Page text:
4. Oh yeah; been there, done that. I love contrasting characters. I do this to my MC in my novel to show how different she is from her friends. But her discrepancies in reactions also stir emotions in the reader.


  5. One of the funnest writing experiences I ever did was take one scene and show it from the viewpoint of different characters. Every character saw something different. It was great.

    I do this a lot with my writing - one event + multiple reactions = lots of fun. I mean, isn't it human nature for everybody to view and react to things differently? So, why shouldn't our characters do the same.

    Congrats on the honor, btw! I'm impressed.


  6. Rick, that sounds very interesting. In my story Rooster, I have some of those types of parallels, but they are minor at best.

    Michelle, thanks! I started using omniscient because I was realizing that all of my favorite stories were told this way. I'd love to see you try it! And, I'm sure you know, but I'll say it anyway. This type of situation can work with any type of POV. (For me, omniscient is just the most fun!)

    Mary, thanks for saying those nice things about "Bohemian"! We are all rushing around so much that I'm very grateful that you and others took the time to read the entire story.

    Donna, there is a very interesting dynamic in that, isn't there? I was just telling someone yesterday that a character will seem pretty if other characters in the story think she is pretty. Creating character reactions can help to control reader reactions.

    Scott, that type of situation is definitely fun! I remember reading one of your stories along those lines and it was very interesting. When done well, it's really amazing how one writer can create so many different personalities.

  7. That is so cool about your short story! You must be walking on clouds (I would!)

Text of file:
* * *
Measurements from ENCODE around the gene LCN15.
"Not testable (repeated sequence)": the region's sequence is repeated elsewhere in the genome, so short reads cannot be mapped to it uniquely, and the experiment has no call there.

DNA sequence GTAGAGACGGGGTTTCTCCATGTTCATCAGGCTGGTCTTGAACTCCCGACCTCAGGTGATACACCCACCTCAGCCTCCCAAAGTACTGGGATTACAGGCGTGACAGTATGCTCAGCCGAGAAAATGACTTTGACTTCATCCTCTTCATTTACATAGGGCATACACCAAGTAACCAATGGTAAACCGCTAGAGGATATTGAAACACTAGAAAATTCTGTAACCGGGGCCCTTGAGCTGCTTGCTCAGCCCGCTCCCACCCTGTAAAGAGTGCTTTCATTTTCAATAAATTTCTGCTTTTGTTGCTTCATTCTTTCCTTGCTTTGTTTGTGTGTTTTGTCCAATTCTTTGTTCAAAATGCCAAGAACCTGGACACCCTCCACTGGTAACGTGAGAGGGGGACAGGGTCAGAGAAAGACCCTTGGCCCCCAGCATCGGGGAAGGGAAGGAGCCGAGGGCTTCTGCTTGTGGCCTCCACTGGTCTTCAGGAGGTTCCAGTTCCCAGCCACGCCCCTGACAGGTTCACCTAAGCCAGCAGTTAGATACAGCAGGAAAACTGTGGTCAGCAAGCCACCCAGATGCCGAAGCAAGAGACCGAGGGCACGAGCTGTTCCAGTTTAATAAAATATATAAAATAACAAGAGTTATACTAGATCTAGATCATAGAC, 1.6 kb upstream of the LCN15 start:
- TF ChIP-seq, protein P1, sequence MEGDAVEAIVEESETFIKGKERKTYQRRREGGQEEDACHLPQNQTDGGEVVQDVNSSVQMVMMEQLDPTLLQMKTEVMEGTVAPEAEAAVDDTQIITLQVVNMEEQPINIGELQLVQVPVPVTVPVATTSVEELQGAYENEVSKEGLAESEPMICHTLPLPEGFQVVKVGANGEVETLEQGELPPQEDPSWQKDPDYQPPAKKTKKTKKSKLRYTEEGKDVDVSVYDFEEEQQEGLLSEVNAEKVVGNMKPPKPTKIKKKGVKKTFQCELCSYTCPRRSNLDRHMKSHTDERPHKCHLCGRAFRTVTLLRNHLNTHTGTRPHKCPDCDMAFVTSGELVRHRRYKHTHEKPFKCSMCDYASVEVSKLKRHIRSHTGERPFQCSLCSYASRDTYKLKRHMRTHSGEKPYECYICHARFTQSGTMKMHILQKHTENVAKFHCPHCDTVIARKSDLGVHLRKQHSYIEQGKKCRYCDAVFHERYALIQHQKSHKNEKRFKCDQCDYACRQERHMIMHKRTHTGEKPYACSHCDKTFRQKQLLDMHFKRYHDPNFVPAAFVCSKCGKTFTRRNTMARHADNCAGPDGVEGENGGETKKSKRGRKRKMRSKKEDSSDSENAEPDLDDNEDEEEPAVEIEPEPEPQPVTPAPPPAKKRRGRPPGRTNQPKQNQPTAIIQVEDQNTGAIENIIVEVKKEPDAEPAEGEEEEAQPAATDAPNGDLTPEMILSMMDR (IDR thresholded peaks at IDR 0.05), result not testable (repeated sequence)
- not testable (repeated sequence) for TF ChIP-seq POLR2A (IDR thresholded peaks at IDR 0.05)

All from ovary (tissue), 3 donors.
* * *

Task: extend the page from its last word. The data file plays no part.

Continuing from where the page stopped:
I love what you bring up about contrasting the reaction. Since I've been writing in third person, I can only do it by what the POV character sees. I may enhance some of those scenes, thinking about your post. Good tip.

  8. Congrats on your story!

    Characters who contrast with each other are called foils:

    I agree that foils are a great way to illustrate differences in characters. In my WIP, I have a scene where the main character reveals a secret to his sister and two best friends. They all have different reactions to the news.

  9. Very good for you that your story's being taught--congratulations and keep at it!!

  10. Sandra, foils are my favorite! I did a post here about foils last year, and it didn't dawn on me that this might be what Davin's talking about. I think, though, that he might be looking at it from a different viewpoint than a foil.

    My post is here: here

  11. Tricia, Although I've never done it, I think the third person POV would work well for this. I'm sure I've read works that do it this way. Thanks for the support!

    Sandra, I think foils definitely fall into this situation. For me, though, a foil emphasizes more of opposites, which would work well. But, I think different reactions (as opposed to opposite) are also very interesting. More and more I don't think in terms of opposites. I like to make things messier than that. Scott and Michelle know how I like to complicate things!